The Ghan Expedition: Your Most Important Questions Answered

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The Ghan is renowned as one of the world’s most incredible train journeys and we were recently lucky enough to go on The Ghan Expedition, where you spend four days and three nights on this gleaming 1km long train as it slips the 2979 km between Adelaide and Darwin.

It was an amazing trip. but, we have to admit, that, when we were trying to find out exactly what the whole thing involved, we had a few questions – and couldn’t always find the answers. So, I decided to make it my mission on the train to answer all of my questions – and a few extras other people might have – and pop them in one handy blog post.

And here it is.

Hopefully, all the questions you might have about a trip on The Ghan Expedition answered in one handy place.

The Ghan train bright red lead engine

Disclosure: My trip on The Ghan was hosted by Journey Beyond for a print publication. They did not ask or expect me to cover it here as well. I just did!


What time does The Ghan leave Darwin?

On our departure, it was 10 am from the station just outside Darwin – with a pick up at a hotel in the city at 8 am – so you did need at least one night in the city beforehand.

We flew in from Sydney that morning and checked into a hotel.

A quick afternoon nap later, we went exploring Darwin’s city centre, finding cool street art, some quirky shopping arcades and the interesting cathedral that merges the old front and with a shiny new modern roof (thanks Cyclone Tracy) – then had a couple of cold beers and dinner on Mitchell Street before an early night.

Darwin cathedral uses the original entrance with a modern building behind

I personally would have liked a couple of extra days in Darwin as there were a few sights that closed before I could see them like the underground oil tunnels used in WW2.

The thing I really wanted to see, Aquascene, a school of fish that come in to be fed at high tide also weren’t munching the night we were there and we had to leave before their morning feed.

That, plus the fact that Darwin is also surrounded by amazing scenery and national parks that lend themselves to day trips and tours means you might want to factor a few days stop beforehand into your trip.

Where does The Ghan stop?

On The Ghan Expedition, which runs from April to October, you stop at Katherine, Alice Springs and Coober Pedy. There’s one stop each day.

If you do the journey in reverse and take The Ghan from Adelaide to Darwin, it’s known as The Outback Spirit. It’s a shorter trip, 3 days, 2 nights, that stops at Marla rather than Coober Pedy.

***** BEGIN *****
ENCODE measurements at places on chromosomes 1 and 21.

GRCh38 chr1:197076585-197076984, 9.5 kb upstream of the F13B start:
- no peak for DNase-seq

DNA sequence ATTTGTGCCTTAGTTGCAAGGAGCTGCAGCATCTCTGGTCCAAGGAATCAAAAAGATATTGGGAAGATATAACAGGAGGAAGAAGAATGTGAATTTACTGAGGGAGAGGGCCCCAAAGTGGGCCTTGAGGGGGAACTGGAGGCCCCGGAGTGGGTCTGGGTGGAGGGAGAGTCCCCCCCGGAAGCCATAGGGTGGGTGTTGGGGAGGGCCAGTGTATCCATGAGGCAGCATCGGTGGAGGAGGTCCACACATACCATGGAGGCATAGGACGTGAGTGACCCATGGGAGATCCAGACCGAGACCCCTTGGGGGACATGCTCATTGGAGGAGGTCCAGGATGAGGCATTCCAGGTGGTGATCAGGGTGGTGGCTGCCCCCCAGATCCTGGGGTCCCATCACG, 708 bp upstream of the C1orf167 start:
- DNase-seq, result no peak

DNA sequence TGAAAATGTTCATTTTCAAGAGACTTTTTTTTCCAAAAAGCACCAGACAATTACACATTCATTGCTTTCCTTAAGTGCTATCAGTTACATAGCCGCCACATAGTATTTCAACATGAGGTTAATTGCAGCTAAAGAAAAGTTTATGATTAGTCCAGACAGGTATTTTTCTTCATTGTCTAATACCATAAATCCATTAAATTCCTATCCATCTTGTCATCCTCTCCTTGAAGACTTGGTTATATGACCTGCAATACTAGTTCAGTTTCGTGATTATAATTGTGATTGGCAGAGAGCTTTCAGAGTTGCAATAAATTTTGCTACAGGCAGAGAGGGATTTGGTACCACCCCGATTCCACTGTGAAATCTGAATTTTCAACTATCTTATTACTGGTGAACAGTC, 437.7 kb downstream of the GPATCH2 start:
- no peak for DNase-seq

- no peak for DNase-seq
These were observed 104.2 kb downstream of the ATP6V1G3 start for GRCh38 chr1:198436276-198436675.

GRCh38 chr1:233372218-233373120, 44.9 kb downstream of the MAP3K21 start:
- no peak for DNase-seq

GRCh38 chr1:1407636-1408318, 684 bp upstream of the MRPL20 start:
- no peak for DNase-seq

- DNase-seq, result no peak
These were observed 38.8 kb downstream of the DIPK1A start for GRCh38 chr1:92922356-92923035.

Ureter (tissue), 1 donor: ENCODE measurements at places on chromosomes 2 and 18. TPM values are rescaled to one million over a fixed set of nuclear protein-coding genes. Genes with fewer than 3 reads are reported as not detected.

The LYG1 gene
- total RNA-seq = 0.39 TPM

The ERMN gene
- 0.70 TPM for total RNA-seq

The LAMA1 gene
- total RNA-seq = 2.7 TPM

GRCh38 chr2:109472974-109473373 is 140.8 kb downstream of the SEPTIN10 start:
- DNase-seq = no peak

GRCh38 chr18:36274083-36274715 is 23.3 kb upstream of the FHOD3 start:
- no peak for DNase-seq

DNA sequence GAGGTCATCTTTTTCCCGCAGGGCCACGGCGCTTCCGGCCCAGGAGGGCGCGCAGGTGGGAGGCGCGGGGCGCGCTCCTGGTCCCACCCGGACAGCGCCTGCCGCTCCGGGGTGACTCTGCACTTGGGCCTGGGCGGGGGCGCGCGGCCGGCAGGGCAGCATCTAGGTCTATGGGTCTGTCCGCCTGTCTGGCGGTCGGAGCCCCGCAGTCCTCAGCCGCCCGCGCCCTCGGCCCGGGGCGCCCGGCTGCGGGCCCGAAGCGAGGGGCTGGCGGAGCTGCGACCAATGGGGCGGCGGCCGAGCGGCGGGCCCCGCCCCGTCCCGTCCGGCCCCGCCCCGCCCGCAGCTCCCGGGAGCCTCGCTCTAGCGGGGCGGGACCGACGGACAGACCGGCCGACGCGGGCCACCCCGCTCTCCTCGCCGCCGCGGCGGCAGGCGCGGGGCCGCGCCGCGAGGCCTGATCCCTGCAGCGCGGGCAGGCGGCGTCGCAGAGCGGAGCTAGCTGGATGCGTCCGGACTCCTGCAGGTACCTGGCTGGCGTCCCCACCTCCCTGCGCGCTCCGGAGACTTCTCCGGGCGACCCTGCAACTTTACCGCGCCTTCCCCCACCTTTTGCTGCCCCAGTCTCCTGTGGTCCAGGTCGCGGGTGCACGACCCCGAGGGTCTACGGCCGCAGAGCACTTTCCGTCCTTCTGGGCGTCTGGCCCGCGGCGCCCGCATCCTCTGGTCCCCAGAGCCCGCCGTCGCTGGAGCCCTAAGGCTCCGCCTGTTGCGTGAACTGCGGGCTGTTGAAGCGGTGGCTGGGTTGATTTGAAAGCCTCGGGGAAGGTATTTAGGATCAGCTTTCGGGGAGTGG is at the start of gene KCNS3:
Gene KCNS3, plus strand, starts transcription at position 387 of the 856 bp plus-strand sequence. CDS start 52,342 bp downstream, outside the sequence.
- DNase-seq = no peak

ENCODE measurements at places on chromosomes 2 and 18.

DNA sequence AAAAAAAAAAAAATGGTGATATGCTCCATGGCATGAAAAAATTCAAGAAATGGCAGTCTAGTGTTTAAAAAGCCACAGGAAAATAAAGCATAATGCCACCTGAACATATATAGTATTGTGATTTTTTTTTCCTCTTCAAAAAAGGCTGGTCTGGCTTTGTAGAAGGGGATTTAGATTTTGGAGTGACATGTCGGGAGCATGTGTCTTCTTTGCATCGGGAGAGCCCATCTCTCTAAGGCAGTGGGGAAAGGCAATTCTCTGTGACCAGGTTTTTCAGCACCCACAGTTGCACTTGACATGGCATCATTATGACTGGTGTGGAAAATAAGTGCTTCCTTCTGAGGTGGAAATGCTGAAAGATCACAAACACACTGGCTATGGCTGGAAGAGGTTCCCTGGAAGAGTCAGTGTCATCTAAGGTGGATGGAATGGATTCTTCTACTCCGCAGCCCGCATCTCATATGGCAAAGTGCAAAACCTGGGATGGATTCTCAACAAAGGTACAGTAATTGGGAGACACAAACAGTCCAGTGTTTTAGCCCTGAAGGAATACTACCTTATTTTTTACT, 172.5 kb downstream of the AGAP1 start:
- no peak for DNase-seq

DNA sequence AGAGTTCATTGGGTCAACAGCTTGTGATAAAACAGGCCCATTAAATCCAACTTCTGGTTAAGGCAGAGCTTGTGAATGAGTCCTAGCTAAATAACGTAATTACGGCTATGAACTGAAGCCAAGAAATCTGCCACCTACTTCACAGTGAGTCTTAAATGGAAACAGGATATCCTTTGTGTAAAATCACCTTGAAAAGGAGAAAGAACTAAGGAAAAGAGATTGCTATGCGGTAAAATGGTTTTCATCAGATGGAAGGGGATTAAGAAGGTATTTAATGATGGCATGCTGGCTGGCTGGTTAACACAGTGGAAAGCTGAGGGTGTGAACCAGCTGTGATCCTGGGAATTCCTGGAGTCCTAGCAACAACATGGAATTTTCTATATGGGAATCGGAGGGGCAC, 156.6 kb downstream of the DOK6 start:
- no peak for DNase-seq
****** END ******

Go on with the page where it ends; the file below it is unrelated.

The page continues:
There’s also a one night trip available where you just take The Ghan from Adelaide to Alice Springs – or vice versa. This runs Nov to Feb when the longer journeys stop as weather makes it tricky to travel the full route.

What happens when you stop?

The Ghan offers a selection of off-train excursions in each of the three stops.

Of these at least three in each destination are included as part of your fare; in a couple of places, you also have the option to pay for a more exclusive experience – ie a helicopter ride over Nitmiluk Gorge or a small, plane flight over Uluru.

Full details of the Off Train Experiences on the Ghan can be found here.

River flowing through red cliffs of Nitmuluk Gorge

We chose the Nitmuluk Gorge boat trip in Katherine which was relaxing and beautiful.

In Alice Springs we choose the Outback Explorer day which gave us a real insight into what it’s like to live in outback Australia as you visit the Royal Flying Doctors Service and The School of the Air that keep isolated communities thriving.

The trip to the Reptile Centre was also amazing – if you’ve ever wondered if you can train a crocodile you’ll find out your answer when you meet Rex and Terry.

View over the Breakaways

In Coober Pedy, we picked the Explore Coober Pedy trip which did a little bit of everything. We chose it because it went to The Breakaways which we hadn’t managed to visit on a previous trip to Coober Pedy. They didn’t disappoint – and the chance to toast finally arriving at them with a glass of fizz didn’t hurt either.

It was just one of the little touches The Ghan kept springing on us, that we really liked.

Do I have to book my excursions in advance?

No. It’s not like a cruise where you have to run to the booking desk immediately upon boarding to get your favourite.

The Ghan is super organised and has enough spaces for everyone on the train for most of the included excursions – including the boat rides – and they’ve been doing it long enough to know what the most popular trips are.

The exception might be bike rides, camel rides or, those using planes and helicopters where seats are limited. Of these, you can book the Uluru plane flight in advance but the others are the luck of the draw. If an excursion is really important to you, it might be worth mentioning it when you book just so the staff are aware.

Otherwise, your cabin steward will come and see you shortly after you board the train to help you pick the right excursions and book you on them.

How long do you spend in each stop?